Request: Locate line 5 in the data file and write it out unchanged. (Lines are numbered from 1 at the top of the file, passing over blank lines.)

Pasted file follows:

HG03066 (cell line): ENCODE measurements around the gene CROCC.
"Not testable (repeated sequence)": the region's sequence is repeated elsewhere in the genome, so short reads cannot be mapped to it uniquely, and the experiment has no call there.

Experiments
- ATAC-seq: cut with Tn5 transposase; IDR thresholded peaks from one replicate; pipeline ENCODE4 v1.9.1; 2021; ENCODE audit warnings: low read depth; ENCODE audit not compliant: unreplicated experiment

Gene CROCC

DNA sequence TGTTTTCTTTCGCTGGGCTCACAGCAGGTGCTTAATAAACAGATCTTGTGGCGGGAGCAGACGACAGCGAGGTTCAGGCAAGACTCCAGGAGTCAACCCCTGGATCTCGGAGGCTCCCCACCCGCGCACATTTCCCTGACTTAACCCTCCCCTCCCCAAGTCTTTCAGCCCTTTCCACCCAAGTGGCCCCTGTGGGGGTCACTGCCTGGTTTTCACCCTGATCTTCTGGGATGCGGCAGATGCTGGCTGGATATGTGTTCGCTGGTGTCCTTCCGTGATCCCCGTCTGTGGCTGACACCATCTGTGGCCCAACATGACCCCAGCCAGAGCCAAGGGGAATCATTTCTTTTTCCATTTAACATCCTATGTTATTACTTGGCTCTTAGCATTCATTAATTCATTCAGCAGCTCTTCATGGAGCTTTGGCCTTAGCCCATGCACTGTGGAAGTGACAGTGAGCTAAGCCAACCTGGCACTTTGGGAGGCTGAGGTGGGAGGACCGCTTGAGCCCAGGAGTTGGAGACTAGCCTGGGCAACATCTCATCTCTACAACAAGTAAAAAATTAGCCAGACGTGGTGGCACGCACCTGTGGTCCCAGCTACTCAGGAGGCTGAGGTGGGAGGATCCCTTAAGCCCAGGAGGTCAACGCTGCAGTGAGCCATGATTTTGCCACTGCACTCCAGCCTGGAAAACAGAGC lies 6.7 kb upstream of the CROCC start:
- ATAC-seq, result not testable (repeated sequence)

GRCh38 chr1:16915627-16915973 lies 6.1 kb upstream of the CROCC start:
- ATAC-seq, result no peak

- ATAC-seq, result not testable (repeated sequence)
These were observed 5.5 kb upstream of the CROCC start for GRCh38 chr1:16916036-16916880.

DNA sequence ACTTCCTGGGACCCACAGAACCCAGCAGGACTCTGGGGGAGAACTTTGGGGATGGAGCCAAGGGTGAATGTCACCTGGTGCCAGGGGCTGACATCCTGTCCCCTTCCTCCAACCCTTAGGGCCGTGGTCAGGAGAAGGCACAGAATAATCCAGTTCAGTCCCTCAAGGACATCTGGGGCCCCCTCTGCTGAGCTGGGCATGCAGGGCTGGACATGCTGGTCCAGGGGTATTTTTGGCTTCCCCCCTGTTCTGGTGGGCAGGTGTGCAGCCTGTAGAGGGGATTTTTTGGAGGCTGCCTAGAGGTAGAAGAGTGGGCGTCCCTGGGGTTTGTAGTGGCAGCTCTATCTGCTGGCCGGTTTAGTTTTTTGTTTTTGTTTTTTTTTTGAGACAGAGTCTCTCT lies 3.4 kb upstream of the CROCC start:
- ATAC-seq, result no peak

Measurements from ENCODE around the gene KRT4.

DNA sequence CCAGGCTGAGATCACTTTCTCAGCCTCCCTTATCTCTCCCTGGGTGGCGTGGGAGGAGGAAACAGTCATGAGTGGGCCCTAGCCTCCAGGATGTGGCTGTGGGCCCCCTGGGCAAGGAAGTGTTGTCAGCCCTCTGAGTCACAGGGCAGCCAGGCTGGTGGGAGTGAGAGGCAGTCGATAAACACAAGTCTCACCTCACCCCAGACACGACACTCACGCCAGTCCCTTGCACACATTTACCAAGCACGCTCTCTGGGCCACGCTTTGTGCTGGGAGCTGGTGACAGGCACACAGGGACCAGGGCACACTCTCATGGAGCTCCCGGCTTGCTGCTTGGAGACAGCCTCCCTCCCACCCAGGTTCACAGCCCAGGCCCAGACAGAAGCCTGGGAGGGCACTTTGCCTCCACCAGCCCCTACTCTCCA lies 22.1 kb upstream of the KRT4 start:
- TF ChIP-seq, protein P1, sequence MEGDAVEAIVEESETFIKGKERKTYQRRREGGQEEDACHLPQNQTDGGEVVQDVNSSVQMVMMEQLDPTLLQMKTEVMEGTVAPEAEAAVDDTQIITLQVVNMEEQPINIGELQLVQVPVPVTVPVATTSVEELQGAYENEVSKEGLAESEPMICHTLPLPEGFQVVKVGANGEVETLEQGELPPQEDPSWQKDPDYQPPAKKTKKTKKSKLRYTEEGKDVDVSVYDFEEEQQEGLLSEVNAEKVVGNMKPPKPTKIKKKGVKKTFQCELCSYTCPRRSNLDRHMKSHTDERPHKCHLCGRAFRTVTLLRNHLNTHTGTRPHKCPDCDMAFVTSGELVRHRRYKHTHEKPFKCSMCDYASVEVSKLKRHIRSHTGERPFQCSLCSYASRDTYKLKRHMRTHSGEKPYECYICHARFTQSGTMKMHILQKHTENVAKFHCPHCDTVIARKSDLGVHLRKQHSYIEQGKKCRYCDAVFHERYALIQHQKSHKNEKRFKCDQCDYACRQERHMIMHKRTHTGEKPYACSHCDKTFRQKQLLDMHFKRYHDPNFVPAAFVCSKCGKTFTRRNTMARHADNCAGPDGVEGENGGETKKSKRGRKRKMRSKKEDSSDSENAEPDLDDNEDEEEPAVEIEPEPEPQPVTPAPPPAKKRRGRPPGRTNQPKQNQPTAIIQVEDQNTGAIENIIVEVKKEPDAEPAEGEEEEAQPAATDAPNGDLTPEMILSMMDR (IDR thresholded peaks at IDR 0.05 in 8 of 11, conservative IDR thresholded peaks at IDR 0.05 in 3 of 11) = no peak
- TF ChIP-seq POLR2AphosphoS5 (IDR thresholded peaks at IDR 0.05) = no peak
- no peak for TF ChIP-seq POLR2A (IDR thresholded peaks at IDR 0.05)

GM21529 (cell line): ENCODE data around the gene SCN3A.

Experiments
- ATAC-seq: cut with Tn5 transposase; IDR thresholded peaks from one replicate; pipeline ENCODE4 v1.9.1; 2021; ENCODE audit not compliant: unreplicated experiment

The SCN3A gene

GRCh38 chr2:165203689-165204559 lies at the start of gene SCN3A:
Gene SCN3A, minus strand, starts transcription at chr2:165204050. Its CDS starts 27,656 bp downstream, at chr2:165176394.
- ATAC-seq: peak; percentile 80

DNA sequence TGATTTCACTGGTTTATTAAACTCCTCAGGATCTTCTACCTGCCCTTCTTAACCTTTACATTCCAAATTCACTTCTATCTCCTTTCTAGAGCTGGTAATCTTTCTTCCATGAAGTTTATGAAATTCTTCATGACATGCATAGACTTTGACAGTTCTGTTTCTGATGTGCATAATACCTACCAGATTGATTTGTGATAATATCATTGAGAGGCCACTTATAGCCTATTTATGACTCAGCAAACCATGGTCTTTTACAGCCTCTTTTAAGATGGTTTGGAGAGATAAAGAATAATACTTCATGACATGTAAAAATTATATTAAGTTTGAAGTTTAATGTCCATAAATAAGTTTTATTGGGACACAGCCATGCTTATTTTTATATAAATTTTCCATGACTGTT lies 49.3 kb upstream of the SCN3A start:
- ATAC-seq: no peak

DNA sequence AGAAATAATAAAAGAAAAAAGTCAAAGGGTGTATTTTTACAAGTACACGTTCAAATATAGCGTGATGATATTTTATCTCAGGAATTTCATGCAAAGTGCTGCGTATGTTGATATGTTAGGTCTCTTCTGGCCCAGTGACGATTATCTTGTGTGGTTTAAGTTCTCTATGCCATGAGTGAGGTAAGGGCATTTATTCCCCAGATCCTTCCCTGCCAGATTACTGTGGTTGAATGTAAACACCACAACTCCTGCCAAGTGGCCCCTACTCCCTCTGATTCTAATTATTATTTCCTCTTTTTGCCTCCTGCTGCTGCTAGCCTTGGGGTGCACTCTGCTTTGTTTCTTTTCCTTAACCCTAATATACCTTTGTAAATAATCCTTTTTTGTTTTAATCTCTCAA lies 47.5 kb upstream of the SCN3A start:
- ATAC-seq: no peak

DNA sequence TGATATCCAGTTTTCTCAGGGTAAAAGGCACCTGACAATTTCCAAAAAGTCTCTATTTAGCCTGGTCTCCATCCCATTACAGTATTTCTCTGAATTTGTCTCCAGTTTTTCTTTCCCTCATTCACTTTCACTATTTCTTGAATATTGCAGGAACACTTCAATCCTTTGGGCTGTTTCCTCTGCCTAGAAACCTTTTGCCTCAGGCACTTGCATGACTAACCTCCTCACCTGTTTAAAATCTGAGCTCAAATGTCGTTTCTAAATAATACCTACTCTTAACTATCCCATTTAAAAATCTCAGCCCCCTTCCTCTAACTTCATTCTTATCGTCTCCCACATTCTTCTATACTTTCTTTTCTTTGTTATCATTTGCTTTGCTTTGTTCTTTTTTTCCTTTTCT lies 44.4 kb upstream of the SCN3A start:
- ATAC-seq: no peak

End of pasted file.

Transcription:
Gene CROCC